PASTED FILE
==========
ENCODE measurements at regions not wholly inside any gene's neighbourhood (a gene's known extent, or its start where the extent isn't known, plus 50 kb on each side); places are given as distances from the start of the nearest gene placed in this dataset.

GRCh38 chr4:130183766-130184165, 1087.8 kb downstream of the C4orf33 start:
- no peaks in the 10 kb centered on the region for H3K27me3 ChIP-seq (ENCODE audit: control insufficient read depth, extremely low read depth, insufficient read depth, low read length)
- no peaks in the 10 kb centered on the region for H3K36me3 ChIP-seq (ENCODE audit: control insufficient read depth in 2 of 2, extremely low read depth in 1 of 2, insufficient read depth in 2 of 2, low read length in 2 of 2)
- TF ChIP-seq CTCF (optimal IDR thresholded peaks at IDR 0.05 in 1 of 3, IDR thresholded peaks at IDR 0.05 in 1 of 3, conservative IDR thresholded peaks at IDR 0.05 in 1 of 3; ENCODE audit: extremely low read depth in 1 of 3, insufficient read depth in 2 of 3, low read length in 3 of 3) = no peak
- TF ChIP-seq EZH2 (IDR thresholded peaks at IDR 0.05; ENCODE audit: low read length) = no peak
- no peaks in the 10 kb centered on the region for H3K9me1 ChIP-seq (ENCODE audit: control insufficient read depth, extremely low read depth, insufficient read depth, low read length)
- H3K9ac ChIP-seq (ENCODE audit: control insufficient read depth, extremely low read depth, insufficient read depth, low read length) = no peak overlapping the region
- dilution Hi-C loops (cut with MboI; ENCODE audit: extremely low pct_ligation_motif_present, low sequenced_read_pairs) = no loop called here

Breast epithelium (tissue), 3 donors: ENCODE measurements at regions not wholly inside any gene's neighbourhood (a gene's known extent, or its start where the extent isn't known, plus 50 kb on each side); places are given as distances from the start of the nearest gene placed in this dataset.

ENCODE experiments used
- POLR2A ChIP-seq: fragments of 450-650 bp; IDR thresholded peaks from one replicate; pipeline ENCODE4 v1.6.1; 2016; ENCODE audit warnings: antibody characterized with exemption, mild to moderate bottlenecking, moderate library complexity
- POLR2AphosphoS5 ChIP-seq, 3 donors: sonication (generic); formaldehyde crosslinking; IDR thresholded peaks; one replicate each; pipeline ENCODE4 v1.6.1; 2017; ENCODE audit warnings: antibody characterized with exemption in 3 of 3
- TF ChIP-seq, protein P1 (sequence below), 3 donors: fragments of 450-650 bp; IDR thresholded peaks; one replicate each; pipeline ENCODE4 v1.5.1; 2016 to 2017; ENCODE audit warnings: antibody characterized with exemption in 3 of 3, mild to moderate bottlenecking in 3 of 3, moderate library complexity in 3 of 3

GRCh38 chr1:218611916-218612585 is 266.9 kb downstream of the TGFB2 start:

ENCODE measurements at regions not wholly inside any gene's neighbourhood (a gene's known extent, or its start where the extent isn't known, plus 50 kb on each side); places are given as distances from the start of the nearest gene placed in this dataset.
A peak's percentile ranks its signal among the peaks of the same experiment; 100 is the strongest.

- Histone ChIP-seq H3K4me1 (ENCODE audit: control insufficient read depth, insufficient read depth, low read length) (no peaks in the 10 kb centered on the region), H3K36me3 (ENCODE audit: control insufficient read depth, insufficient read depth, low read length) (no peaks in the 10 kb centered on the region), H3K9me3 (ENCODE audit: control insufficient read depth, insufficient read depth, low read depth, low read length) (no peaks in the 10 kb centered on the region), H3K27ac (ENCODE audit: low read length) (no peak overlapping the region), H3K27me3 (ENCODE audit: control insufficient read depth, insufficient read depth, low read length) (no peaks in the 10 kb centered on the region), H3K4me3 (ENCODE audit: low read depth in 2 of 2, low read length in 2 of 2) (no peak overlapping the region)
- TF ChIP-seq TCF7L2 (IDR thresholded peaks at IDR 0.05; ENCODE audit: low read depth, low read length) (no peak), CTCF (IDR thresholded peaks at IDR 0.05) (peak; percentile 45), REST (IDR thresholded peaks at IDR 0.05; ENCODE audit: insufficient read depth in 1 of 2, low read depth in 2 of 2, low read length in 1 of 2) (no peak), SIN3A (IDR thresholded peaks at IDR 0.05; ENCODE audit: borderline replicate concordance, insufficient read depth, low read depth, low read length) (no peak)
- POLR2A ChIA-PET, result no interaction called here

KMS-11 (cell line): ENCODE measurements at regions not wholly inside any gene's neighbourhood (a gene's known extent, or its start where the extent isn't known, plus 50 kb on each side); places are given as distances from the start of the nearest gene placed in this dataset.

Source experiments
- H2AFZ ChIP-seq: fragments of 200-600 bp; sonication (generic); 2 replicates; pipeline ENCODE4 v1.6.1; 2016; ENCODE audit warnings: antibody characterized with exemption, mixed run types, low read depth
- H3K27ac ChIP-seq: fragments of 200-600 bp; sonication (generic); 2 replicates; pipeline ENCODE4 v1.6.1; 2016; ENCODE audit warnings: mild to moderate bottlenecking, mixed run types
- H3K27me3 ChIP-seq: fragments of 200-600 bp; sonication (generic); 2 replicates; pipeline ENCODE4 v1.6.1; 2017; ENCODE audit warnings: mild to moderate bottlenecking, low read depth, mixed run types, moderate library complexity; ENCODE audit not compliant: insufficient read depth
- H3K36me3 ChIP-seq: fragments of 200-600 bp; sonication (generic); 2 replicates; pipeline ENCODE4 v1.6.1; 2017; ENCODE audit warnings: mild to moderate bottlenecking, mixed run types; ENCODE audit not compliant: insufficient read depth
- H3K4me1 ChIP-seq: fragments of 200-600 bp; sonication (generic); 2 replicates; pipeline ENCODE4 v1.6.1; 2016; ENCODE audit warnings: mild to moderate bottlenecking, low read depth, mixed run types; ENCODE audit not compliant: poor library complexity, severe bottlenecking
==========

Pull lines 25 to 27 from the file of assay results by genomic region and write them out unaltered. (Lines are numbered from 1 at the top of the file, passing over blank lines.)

- H3K27me3 ChIP-seq: fragments of 200-600 bp; sonication (generic); 2 replicates; pipeline ENCODE4 v1.6.1; 2017; ENCODE audit warnings: mild to moderate bottlenecking, low read depth, mixed run types, moderate library complexity; ENCODE audit not compliant: insufficient read depth
- H3K36me3 ChIP-seq: fragments of 200-600 bp; sonication (generic); 2 replicates; pipeline ENCODE4 v1.6.1; 2017; ENCODE audit warnings: mild to moderate bottlenecking, mixed run types; ENCODE audit not compliant: insufficient read depth
- H3K4me1 ChIP-seq: fragments of 200-600 bp; sonication (generic); 2 replicates; pipeline ENCODE4 v1.6.1; 2016; ENCODE audit warnings: mild to moderate bottlenecking, low read depth, mixed run types; ENCODE audit not compliant: poor library complexity, severe bottlenecking